Wow, the narrative has just grown even more creative! From the government’s insistence of the success of meritocracy in Singapore, to its constant reminders of its dedication to equality, the new refrain appears to be the splitting of hairs – trying to differentiate between “elites” and elitist attitudes! Minister for Trade and Industry, Mr Chan Chun Sing (Chan) has even implied that the term “elites” is too narrowly and negatively defined! Sorry Mr Chan, but this sounds too much like defensive grasping at straws – I just can’t buy it even if I want to.
The general public in Singapore does not begrudge people who come from well to do homes, work hard and earn an honest wage. That is not the definition of elitism. What the average Singaporean is disenchanted by are the many privileged individuals who do not appear to have any regard or understanding of how the other half live. Increasingly, this is sounding more and more like our ministers. Singaporeans do not need to be educated on the definition of “elitism”. Rather, the ministers need to be educated on the lives of real people!
Mr Chan talks about “giving back” to society. How have our ministers, who have benefited from the largess of the system given back to society? They are in public service but earning sky high salaries equivalent to top earners in the private sector! Is this considered giving back? Perhaps our government rewards its ministers so well that they have arguably lost touch with reality? Just look at the way Member of Parliament Lim Biow Chuan has defended the raising of the operational costs of hawkers which displays a complete lack of regard for the plight of the hawkers. He was much more interested in defending his actions (or lack thereof) in the matter than addressing the problems faced by the hawkers.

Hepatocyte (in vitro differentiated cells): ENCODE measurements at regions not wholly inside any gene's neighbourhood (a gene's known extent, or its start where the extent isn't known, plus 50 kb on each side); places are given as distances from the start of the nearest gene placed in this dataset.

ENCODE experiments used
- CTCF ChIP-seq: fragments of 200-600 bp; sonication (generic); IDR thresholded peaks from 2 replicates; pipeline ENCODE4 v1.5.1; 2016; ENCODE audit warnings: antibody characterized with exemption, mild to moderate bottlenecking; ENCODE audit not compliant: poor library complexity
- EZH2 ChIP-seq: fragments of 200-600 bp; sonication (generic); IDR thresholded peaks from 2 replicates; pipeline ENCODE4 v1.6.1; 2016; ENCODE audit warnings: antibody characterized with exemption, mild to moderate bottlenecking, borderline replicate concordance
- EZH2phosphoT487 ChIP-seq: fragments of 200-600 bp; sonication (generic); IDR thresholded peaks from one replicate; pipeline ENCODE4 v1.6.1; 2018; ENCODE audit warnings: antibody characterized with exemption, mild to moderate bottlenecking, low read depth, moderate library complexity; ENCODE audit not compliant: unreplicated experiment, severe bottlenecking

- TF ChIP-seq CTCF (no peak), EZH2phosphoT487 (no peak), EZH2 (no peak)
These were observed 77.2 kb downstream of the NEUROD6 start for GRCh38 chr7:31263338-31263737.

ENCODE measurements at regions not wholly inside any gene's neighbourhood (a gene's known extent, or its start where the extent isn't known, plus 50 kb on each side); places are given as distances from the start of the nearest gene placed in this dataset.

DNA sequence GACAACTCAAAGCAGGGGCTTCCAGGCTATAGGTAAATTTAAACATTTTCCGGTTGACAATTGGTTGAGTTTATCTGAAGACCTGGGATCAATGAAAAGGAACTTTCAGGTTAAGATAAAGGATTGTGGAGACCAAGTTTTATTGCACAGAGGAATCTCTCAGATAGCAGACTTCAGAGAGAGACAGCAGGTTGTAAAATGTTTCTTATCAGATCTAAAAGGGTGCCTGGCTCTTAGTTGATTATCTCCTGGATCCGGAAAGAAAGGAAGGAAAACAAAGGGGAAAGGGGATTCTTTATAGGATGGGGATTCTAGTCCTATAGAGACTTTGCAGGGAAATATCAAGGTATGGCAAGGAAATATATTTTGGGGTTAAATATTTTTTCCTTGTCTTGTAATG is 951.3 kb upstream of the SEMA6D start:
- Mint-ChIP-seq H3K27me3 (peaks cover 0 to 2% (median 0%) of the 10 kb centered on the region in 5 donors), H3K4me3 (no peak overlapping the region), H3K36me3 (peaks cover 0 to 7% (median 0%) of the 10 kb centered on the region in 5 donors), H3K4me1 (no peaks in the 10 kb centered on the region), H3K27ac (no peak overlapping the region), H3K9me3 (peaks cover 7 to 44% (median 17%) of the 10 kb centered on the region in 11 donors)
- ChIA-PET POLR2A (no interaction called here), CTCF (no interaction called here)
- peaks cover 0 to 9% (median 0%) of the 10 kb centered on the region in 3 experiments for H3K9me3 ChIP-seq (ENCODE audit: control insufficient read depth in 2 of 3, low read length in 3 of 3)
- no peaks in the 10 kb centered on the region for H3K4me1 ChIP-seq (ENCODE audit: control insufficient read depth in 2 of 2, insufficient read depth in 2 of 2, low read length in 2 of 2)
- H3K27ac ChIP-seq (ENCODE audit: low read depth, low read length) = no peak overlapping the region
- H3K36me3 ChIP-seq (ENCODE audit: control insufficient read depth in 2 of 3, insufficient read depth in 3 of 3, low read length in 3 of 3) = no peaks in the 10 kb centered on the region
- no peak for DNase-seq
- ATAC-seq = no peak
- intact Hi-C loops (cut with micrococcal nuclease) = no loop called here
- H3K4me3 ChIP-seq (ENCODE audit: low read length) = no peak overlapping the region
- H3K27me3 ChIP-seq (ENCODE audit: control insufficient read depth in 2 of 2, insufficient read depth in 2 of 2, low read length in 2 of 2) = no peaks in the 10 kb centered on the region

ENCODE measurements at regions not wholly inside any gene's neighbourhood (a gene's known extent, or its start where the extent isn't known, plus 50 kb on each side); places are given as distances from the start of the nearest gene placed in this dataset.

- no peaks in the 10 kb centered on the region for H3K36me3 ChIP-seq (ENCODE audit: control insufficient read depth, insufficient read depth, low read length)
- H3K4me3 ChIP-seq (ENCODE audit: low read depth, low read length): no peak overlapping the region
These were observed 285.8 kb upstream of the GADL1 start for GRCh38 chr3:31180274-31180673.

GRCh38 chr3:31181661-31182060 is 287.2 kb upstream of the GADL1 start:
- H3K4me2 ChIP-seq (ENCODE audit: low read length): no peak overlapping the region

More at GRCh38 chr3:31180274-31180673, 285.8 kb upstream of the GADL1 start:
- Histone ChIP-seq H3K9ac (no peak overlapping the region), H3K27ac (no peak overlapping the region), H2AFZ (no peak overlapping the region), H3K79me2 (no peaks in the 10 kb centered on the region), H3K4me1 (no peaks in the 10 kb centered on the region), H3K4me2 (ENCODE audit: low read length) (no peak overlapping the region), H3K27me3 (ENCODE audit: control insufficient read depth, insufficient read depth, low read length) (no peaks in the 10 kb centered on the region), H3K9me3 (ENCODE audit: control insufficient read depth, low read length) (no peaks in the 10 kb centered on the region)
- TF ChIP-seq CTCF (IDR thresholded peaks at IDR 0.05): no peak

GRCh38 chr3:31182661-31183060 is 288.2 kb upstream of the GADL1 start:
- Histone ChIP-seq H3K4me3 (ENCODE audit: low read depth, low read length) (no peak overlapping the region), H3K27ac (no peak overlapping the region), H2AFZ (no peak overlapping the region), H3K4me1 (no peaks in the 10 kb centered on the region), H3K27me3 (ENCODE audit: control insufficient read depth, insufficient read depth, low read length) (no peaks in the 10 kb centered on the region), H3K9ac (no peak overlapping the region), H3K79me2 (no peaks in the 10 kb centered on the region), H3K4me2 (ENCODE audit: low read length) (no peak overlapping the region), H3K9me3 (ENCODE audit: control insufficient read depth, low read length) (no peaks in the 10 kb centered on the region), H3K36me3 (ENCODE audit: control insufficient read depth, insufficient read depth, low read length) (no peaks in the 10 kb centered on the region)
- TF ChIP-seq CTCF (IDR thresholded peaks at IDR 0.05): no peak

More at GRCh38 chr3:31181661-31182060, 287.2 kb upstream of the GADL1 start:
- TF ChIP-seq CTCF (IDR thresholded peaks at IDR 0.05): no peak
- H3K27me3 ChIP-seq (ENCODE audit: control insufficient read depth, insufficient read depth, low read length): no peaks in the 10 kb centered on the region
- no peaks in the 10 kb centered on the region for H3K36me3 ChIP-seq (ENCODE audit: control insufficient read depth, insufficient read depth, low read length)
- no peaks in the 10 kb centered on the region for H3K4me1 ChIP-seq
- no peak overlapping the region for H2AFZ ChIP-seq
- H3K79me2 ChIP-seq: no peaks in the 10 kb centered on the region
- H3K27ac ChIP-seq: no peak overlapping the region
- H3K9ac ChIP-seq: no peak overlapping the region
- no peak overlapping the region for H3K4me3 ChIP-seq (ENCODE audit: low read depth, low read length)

Now, we have Mr Chan trying to defend elitist practices by making it seem as though it is an issue of the public’s misunderstanding of the definition of “elitism”. Is there a more elitist way of dealing with elitism?
In the face of a rebuttal of this nature, one can either explode with anger and exasperation or simply laugh. I chose the latter. It is so ludicrous that it is laughable. Honestly, I think we are all on the same page as to what elitism means. The elites may not intend to come across elitist but because our policies permit and enable the haves and the have nots to live in such parallel worlds in the same country, the elites become elitist simply because they have completely no idea how the other half live! And whose responsibility is that to resolve? Surely it is the government!
I wish Mr Chan would stop playing at semantics and actually work at policy!